# Black hole and entropies

In their paper The entropy of Hawking radiation, Juan Maldacena et al. write :

«In other words, if the black hole degrees of freedom together with the radiation are producing a pure state, then the fine-grained entropy of the black hole should be equal to that of the radiation $$S_{\text{black hole}}=S_{\text{ rad}}$$. But this fine-grained entropy of the black hole should be less than the Bekenstein-Hawking or thermodynamic entropy of the black hole, $$S_{\text{ black hole}}≤ S_{\text{Bekenstein−Hawking}} = S_{\text{coarse−grained}}$$»

My question is :

What's the difference between Bekeinstein-Hawking entropy and the black hole entropy?

In this context, the black hole entropy is the fine-grained entropy of the black hole. Namely, if you knew all black hole microstates and hence the density matrix of the black hole, $$\rho_\text{BH}$$, the black hole entropy would be the von Neumann entropy associated to $$\rho_\text{BH}$$ $$S_\text{black hole} := S_\text{vN}(\rho_{\text{BH}}):= -\mathrm{tr}(\rho_\text{BH}\log\rho_\text{BH}).$$ The Bekenstein-Hawking entropy is the coarse-grained, or equivalently, the thermodynamic entropy of the black hole. $$T\,\mathrm{d}S_\text{Bekenstein-Hawking} \overset{!}{=} \mathrm{d}M - \Omega\,\mathrm{d}J.$$ Knowing $$\rho_\text{BH}$$, this is equivalent to the following. Choose a bunch of coarse-grained observables that you want to measure $$\left\{\mathcal{O}_i\right\}_i\subset\left\{\text{all observables}\right\}$$ and find all density matrices $$\rho_\text{BH}^\text{coarse}$$ such that $$\mathrm{tr}(\rho_\text{BH}^\text{coarse} \mathcal{O}_i)=:\left<\mathcal{O}_i\right>_\text{coarse}\overset{!}{=}\left<\mathcal{O}_i\right> := \mathrm{tr}(\rho_\text{BH}\mathcal{O}_i), \qquad \forall\mathcal{O}_i\in \left\{\mathcal{O}_i\right\}_i.$$ Then the Bekenstein-Hawking entropy is $$S_\text{Bekenstein-Hawking} := \max_{\rho_\text{BH}^\text{coarse}} S_\text{vN}(\rho_\text{BH}^\text{coarse}).$$ This turns out to be exactly what we, unknowingly, do when we compute thermodynamic entropies.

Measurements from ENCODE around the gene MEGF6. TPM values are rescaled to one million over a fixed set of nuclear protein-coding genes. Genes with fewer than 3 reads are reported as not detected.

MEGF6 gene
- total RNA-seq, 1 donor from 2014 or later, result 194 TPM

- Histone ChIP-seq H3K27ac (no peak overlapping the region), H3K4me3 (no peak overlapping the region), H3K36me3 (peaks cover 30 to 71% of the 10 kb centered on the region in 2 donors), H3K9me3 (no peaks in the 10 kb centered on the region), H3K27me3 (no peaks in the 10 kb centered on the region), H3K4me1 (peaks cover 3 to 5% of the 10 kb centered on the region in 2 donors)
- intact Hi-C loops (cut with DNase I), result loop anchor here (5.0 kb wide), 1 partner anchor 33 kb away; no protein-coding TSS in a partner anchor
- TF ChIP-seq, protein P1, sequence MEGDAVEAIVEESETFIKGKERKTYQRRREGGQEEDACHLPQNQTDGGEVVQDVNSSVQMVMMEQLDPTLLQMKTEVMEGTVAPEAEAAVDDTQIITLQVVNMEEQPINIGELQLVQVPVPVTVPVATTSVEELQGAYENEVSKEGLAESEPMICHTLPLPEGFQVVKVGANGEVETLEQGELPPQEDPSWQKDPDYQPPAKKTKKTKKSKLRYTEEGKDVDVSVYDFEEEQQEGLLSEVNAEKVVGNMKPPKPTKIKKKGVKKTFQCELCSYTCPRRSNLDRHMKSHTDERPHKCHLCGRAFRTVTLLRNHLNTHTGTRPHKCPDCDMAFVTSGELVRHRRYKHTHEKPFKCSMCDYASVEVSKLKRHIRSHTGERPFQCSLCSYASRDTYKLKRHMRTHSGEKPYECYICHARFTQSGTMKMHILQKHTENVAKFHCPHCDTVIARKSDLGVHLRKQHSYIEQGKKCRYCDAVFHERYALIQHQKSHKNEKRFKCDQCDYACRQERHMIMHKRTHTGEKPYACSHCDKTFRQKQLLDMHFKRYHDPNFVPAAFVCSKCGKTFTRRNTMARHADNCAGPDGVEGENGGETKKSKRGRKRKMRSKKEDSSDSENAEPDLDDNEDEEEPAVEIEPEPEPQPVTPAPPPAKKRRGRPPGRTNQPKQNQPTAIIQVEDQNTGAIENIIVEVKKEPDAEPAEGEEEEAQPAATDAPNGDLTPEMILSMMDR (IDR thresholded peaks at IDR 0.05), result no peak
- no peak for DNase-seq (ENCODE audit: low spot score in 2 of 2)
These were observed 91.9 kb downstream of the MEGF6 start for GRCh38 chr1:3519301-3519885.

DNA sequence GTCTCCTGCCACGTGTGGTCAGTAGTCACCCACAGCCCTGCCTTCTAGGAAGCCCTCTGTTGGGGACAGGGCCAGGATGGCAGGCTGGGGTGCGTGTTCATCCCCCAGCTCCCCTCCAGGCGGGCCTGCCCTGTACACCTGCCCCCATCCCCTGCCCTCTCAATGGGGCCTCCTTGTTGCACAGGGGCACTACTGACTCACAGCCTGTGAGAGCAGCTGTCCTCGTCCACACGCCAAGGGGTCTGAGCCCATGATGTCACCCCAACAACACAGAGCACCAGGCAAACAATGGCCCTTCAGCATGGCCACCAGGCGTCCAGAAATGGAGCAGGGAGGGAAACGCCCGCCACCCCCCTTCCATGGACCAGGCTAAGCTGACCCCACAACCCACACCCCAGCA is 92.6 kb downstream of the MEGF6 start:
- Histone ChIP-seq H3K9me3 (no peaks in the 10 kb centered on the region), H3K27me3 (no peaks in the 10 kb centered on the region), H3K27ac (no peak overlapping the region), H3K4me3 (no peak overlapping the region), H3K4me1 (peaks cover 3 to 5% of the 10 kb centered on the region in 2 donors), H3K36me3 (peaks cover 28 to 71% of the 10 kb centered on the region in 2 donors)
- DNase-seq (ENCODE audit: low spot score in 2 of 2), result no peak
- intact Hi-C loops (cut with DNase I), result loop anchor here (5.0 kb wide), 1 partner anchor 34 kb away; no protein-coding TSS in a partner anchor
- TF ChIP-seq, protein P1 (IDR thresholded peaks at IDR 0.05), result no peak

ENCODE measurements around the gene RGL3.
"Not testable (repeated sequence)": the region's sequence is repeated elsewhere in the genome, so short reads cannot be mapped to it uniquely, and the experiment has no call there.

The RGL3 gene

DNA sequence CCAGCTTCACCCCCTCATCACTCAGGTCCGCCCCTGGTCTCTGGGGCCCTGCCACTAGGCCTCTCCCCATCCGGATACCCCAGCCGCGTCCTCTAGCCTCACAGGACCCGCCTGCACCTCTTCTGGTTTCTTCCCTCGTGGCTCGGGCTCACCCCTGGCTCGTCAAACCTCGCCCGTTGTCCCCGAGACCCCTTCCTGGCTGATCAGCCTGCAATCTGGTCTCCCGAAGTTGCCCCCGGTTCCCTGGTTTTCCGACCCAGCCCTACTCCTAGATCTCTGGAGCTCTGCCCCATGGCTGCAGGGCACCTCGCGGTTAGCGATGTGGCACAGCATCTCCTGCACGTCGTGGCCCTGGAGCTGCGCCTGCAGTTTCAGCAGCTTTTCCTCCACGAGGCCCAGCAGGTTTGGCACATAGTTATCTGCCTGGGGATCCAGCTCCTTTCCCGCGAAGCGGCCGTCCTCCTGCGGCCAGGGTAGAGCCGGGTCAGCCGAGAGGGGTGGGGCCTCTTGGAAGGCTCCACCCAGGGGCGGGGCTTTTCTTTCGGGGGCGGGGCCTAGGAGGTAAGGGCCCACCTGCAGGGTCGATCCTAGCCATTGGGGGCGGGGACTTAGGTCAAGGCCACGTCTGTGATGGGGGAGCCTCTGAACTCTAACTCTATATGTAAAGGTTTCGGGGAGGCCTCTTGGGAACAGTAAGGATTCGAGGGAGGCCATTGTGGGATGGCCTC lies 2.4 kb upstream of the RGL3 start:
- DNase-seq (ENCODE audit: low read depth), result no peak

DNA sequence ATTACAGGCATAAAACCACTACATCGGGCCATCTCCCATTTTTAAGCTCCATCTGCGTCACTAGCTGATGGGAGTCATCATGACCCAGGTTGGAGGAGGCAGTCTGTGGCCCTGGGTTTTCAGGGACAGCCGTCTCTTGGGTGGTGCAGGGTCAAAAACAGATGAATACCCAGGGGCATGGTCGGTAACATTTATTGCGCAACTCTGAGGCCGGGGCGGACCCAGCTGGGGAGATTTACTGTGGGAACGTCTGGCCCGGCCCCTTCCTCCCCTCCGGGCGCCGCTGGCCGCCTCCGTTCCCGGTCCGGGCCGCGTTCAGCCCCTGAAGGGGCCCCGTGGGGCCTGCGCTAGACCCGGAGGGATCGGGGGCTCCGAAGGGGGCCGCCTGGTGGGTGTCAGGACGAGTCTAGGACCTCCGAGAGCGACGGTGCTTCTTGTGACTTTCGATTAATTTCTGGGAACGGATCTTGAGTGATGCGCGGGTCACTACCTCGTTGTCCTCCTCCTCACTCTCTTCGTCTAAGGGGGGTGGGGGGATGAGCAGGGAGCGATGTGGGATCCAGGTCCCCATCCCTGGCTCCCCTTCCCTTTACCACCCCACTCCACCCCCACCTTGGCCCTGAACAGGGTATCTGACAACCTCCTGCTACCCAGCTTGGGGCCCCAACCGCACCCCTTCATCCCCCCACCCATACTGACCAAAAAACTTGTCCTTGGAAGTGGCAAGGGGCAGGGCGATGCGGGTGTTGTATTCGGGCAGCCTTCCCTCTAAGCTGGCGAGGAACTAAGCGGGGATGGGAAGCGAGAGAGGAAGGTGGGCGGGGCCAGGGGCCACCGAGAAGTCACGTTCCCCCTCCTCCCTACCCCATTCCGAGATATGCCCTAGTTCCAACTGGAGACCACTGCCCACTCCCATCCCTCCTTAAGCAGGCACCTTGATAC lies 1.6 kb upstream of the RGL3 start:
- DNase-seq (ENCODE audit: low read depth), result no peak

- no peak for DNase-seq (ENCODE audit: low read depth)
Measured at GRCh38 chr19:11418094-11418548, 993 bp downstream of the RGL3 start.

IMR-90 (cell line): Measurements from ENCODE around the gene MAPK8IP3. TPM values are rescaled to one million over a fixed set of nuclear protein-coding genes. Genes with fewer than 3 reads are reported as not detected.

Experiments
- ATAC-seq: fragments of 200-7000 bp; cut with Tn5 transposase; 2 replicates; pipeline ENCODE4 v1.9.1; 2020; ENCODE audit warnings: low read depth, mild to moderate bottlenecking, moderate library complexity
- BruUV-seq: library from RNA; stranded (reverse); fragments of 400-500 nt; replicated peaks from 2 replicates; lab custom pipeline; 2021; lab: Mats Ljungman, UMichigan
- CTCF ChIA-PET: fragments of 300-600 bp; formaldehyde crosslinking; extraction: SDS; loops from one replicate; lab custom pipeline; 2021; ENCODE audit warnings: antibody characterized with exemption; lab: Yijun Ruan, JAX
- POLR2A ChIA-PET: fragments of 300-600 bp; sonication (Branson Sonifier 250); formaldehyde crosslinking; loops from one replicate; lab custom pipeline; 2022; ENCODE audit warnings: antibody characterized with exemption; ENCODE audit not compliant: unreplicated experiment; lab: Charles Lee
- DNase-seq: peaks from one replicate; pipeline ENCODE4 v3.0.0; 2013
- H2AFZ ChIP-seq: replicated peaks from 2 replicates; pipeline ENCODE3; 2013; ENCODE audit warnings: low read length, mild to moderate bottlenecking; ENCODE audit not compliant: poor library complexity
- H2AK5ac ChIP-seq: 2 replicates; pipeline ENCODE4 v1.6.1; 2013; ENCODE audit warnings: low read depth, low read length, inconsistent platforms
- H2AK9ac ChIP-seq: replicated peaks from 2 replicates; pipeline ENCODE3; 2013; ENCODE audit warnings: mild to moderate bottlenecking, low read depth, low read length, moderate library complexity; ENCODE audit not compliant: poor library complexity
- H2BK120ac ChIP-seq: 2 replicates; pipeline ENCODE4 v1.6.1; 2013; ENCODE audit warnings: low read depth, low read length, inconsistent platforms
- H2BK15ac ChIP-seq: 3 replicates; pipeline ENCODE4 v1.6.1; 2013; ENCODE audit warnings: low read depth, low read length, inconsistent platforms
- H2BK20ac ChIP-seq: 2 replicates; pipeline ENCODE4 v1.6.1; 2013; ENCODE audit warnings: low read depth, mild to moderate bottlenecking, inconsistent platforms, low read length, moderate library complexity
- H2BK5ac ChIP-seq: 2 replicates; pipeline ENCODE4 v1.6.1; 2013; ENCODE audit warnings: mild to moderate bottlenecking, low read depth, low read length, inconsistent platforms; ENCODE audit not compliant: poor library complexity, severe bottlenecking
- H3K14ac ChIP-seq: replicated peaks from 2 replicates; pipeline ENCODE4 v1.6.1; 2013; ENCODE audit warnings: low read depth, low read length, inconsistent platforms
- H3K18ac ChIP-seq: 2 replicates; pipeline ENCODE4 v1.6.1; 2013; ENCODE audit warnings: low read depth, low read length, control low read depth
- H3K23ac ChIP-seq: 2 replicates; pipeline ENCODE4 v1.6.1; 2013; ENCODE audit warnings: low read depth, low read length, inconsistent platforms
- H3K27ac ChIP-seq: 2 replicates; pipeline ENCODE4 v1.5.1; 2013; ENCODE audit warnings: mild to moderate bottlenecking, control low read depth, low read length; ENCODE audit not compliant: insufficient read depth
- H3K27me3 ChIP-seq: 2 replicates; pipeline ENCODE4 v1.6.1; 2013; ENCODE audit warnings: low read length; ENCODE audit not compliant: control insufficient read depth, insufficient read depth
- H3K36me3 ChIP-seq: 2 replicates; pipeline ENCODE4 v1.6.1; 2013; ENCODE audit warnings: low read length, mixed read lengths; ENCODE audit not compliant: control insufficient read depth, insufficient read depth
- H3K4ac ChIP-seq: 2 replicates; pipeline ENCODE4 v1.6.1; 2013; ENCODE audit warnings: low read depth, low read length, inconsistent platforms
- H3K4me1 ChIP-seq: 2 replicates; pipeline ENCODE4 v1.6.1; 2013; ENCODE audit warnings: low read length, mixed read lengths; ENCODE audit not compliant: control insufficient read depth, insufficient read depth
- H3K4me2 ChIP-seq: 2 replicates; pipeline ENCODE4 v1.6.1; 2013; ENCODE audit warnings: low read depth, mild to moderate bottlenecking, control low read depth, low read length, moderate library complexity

This definition also makes it clear why $$S_\text{black hole}\leq S_\text{Bekenstein-Hawking}.$$